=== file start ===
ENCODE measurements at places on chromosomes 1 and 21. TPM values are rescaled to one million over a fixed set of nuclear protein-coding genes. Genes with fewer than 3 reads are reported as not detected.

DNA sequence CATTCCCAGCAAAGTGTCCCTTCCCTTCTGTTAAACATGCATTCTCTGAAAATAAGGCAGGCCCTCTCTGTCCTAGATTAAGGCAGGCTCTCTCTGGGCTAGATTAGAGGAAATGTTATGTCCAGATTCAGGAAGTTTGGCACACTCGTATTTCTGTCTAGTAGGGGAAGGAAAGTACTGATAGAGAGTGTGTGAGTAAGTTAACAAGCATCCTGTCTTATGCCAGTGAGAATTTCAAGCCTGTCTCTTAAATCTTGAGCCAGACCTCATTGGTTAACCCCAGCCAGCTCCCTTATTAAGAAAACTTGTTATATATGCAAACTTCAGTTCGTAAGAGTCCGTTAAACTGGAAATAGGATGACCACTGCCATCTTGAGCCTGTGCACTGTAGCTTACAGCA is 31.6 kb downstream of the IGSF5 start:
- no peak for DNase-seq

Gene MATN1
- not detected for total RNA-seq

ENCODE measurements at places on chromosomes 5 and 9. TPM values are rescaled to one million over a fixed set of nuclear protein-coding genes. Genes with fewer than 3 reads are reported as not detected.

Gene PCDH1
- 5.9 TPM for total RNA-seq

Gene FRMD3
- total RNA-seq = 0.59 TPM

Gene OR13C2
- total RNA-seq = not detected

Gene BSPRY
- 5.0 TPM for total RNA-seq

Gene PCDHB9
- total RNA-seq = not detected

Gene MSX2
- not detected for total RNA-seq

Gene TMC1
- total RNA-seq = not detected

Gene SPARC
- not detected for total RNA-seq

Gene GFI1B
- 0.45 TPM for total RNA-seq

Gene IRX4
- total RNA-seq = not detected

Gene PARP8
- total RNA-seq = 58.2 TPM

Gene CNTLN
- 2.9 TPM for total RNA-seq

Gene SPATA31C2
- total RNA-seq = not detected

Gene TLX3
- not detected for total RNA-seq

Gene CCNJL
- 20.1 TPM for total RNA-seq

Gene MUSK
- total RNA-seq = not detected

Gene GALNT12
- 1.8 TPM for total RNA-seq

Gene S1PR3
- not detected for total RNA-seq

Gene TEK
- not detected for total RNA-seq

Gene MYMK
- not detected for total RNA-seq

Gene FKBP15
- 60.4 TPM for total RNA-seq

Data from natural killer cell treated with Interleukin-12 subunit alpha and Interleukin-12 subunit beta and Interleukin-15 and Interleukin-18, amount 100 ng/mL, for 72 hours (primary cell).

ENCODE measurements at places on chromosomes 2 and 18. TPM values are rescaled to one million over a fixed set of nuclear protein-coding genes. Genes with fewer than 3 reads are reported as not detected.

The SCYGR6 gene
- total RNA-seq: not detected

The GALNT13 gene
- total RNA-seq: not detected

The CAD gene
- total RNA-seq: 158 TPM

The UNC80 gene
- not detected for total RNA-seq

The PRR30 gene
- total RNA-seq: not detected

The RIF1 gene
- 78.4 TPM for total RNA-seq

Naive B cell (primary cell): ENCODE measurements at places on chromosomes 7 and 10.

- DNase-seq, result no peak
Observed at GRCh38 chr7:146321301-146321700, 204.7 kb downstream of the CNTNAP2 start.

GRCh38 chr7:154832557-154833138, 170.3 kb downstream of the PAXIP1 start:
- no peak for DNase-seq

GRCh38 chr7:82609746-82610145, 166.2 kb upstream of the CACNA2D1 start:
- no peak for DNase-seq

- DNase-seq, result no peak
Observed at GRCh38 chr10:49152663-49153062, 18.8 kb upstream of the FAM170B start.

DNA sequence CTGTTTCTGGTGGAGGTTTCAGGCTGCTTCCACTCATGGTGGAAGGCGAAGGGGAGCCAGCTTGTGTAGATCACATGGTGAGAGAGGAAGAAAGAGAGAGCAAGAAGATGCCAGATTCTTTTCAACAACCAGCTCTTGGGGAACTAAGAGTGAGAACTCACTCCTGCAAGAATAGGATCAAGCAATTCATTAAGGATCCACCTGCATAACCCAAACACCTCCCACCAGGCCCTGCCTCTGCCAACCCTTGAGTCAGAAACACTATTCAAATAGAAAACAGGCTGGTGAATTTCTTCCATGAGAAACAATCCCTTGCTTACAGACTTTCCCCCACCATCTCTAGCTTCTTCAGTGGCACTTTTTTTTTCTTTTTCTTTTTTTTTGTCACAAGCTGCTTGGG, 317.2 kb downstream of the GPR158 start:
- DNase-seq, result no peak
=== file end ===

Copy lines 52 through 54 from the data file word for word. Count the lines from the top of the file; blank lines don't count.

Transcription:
- total RNA-seq: not detected

The GALNT13 gene
- total RNA-seq: not detected